Coral Tombs Housed Royal Micronesians 700 years ago
Centuries ago on the island of Kosrae in the central Pacific Ocean, islanders cleaned their deceased kings’ bodies, anointed them and then buried them in temporary coral tombs for three months only to exhume the skeletons later and bury them in a coral reef. The islanders in easternmost Micronesia apparently had a complex society and sophisticated workforce that sharply declined first because of a devastating typhoon and then the arrival of disease with European traders, pirates, missionaries and others.
Scientists have been studying the royal tombs built about 700 years ago and used until the early 1800s, when Christians arrived. They are some of the last structures of the city of Leluh still standing, most of the rest having been destroyed by jungle growth, tides, time and reuse of materials by more recent inhabitants.
The tombs of Kosrae differ from other ancient mortuary monuments in that they are made of once-living material, coral, they were only temporary and their pyramidal shapes didn’t end in an apex. (Photographs by Jean Paul Hobbs)
It had been estimated previously, based on examination of remnants of those interred, that islanders built the tombs 300 years later, in the 17 th century. But archaeologists from Australia, Taiwan, China and the United States recently used highly precise analysis of uranium-thorium decay in coral from the tombs to more accurately date when they were built.
Islanders used coral to build a 3-meter (3.2-yard) seawall, canals, paths, terraces and the floors of 20 other structures, including feasting halls, in the city of Leluh. Some of the coral was fossilized and dates back thousands of years.
The scientists, including a geologist and a zoologist, wrote a new study in the journal Science Advances that says the construction of the tombs differ from many ancient mortuary monuments in two ways—they are built of living things, coral and were used only temporarily. Most ancient tombs were meant to be permanent and were built of rock or clay and are dated by association.
Insrūun is a tomb complex that was destroyed by a typhoon early in the 20 th century. Scientists studied three temporary tombs at the Insaru complex, which is still extant. ( Science Advances maps)
The tombs differ in another way too. Like tombs in other parts of the world they are pyramidal, but their tops don’t end in an apex. Rather, they are open and accessible from the top. One reason the islanders housed the kings’ remains in the tombs only temporarily was because of limited space on the island.
Historical accounts suggest that the corpse of a Kosraean king, anointed with coconut oil and bound in mats and colored cordage, would have been interred in the saru for up to 3 months. A house was erected over the saru, and all the chiefs mourned and presented offerings to the deceased. After this time, the royal bones were exhumed, cleaned, re-bound, and secondarily buried in a deep hole on the nearby reef. Leluh’s truncated pyramidal tombs were, thus, temporary processing points that served a key function after the death of a high-status individual.—Science Advances journal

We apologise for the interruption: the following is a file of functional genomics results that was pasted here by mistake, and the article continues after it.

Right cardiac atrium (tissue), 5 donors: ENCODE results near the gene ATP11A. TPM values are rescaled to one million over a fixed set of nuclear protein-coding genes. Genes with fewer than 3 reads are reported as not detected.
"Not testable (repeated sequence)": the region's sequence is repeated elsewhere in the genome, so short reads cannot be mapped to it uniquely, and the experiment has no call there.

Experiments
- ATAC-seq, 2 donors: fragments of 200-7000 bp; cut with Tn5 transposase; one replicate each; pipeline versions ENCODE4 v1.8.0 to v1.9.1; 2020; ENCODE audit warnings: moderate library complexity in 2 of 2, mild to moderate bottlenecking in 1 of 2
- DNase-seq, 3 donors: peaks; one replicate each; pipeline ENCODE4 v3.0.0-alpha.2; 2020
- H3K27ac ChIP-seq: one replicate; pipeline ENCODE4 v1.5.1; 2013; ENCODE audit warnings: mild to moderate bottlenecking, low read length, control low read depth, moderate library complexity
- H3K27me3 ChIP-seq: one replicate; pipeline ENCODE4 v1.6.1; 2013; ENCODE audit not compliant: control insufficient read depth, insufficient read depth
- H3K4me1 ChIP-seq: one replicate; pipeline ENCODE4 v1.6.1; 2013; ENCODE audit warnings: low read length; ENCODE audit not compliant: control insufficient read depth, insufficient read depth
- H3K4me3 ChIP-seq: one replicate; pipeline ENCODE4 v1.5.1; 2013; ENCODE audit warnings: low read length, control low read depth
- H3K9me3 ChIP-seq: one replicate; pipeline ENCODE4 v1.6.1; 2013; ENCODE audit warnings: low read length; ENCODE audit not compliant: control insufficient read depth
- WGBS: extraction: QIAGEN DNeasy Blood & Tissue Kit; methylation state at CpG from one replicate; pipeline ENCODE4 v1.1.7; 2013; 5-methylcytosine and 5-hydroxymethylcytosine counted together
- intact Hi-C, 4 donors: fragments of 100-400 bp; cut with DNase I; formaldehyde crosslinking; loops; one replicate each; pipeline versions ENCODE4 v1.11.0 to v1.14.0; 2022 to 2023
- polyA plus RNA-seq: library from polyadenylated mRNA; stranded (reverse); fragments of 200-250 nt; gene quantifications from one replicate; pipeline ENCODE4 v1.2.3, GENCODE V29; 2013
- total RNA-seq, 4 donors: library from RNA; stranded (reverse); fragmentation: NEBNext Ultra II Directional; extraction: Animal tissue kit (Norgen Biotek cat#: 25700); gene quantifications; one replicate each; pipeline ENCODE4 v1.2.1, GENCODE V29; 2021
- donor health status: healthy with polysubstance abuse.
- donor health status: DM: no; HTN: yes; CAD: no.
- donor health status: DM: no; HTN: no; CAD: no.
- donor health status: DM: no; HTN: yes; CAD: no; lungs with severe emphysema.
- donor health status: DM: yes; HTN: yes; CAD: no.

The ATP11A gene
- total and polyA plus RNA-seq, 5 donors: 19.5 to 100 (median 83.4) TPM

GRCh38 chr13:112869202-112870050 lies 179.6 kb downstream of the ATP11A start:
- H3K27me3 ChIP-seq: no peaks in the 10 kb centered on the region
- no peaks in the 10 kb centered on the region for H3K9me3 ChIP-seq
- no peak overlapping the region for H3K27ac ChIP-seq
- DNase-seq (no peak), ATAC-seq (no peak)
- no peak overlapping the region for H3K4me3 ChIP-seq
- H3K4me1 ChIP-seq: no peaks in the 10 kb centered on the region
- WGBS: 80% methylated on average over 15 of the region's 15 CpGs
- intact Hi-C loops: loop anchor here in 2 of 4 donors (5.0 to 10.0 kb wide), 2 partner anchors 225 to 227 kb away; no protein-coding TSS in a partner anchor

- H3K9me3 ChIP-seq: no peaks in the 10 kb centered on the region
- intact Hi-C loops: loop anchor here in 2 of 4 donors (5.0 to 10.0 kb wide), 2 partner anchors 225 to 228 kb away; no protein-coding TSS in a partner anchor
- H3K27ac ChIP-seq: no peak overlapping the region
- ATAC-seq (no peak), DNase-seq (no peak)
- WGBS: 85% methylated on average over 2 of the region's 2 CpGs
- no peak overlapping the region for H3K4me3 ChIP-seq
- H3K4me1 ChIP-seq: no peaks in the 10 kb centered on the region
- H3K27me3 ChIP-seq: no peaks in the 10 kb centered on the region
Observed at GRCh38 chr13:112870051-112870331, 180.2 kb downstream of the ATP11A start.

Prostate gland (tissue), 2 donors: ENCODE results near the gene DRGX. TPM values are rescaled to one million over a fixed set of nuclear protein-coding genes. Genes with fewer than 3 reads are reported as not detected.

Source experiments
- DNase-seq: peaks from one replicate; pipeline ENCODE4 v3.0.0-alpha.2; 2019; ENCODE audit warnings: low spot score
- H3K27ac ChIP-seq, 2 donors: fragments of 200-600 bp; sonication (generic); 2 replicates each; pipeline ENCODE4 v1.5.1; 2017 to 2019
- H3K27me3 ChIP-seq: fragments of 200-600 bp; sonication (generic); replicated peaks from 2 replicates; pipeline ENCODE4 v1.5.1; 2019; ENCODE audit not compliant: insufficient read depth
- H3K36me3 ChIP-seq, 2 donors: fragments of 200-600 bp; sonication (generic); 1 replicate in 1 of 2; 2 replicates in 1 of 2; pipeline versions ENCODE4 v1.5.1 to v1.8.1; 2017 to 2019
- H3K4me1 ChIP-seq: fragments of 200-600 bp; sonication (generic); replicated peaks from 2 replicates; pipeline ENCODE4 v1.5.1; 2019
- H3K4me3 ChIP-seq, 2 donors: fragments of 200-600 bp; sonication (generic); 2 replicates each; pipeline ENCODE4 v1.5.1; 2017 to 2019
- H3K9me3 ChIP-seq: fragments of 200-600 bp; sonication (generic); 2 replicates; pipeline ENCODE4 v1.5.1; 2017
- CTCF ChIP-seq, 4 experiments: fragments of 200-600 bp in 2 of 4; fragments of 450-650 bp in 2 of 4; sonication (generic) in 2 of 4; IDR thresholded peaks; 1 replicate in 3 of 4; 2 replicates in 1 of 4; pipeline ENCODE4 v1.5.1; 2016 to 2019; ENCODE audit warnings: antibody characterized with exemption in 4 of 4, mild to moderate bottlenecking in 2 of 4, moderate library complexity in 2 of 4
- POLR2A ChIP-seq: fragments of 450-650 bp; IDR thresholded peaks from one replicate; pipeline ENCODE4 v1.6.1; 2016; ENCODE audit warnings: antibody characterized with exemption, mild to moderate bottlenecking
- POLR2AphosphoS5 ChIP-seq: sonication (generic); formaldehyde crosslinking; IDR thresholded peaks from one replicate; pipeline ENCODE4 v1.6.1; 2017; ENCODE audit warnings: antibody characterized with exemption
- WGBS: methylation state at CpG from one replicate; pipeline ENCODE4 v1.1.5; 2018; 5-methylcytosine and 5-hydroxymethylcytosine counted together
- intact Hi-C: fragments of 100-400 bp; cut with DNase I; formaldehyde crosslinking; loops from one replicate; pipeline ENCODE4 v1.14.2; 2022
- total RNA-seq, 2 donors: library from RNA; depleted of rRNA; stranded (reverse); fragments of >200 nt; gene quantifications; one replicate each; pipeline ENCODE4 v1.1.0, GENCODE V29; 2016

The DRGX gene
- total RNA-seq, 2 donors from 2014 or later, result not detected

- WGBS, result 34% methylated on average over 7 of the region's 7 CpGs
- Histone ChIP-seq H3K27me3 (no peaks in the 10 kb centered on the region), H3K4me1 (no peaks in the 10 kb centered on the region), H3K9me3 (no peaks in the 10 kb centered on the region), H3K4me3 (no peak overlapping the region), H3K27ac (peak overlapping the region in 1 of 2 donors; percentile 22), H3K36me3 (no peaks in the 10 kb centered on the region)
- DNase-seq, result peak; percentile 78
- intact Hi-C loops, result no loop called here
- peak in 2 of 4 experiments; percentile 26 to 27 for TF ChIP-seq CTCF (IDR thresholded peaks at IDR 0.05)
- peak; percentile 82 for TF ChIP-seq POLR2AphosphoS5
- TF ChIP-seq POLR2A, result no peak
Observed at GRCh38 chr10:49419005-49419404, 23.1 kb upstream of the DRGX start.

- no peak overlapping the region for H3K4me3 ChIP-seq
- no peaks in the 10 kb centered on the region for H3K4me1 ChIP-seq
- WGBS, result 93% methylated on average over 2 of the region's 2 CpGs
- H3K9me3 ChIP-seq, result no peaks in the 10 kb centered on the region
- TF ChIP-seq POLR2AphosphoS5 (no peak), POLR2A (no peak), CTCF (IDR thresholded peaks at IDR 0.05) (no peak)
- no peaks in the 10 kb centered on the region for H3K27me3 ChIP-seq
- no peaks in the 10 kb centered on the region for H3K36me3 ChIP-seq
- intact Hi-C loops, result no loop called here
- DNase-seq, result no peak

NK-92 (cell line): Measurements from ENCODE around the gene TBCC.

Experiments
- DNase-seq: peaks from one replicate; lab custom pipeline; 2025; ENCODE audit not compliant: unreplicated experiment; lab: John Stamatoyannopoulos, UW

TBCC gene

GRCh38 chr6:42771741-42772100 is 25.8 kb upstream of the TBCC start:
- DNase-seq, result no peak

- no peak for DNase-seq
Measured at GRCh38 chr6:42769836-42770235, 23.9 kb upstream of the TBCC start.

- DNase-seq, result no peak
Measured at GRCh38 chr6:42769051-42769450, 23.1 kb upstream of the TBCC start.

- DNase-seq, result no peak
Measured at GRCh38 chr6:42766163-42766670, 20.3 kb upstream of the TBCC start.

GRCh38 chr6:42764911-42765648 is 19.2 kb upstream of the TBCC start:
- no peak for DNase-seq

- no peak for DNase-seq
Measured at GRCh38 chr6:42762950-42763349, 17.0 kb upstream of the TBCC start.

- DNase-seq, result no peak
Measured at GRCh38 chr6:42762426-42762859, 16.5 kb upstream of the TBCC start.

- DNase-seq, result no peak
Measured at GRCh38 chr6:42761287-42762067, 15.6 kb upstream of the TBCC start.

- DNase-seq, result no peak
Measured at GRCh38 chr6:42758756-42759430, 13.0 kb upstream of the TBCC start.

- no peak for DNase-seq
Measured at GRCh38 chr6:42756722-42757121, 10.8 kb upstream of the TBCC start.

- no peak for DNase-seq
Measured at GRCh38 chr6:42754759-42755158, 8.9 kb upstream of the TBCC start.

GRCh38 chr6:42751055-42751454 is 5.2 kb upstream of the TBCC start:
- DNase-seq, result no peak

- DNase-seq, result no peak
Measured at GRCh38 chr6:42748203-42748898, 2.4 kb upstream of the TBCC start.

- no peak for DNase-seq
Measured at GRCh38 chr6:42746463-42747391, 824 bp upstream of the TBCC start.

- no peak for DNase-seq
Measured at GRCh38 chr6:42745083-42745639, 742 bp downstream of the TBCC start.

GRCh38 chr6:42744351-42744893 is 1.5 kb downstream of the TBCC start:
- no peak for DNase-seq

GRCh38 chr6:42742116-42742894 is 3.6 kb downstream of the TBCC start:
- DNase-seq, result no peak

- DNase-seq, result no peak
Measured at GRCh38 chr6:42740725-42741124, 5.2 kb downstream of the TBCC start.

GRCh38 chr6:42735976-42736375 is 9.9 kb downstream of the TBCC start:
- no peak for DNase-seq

For centuries, from at least 1250 AD, Kosrae has been an important landmark for mariners in the Pacific Ocean. Leluh is one of two ancient capitals of eastern Micronesia. It covered 66 acres and had a population of about 1,500 people, including kings, chiefs and the general populace. Leluh had “a complex hierarchical society that developed over the six centuries preceding European contact in the mid-18th century,” the researchers wrote. Today it and the city of Nan Madol on neighboring Pohnpei Island are on the U.S. National Register of Historic Places.
“The shared history of these sister ancient capital cities is most apparent in their distinctive architecture—both are sprawling cities of man-made islets, canals, and walled compounds built of prismatic basalt in a header and stretcher style. However, the use of coral in the structures on Leluh is a fundamental difference between these two ancient capitals,” the authors wrote.
To extract and move the amount of coral used to build the tombs and other structures in Leluh suggests a complex society that organized a considerable workforce with sophisticated logistics, the authors wrote. But the island’s population was devastated by a typhoon in the beginning of the 19 th century. Then foreign ships with whalers, traders, pirates, missionaries and castaways arrived and caused more devastation.
Types of coral used to construct the tombs (Photographs by Zoe Richards)
“The Kosraen populace could no longer keep up with the continuing demands for the construction and maintenance work on Leluh, and the ancient city fell into disrepair,” the article states. “Contact with Europeans began in 1824 with the arrival of Duperrey’s expedition on board the La Coquille and intensified from the 1830s to 1860s. The rapid population decline due to the introduction of diseases brought by the western arrivals, coupled with the introduction of Christianity, led to a decline of the ancient feudal system and traditional cultural practices.”
The bodies of a man and a dog were found in one of the tombs that were dated from between 1824 to 1850. But the old way of life ended on the island, and the last tokosru or king was forced to abdicate in 1874 and was buried in a Christian cemetery.
Today the population of Kosrae is about 6,600.
Featured image: Typical fragment of a wall, Lelu Ruins, Kosrae, Micronesia ( Wikimedia Commons )
By Mark Miller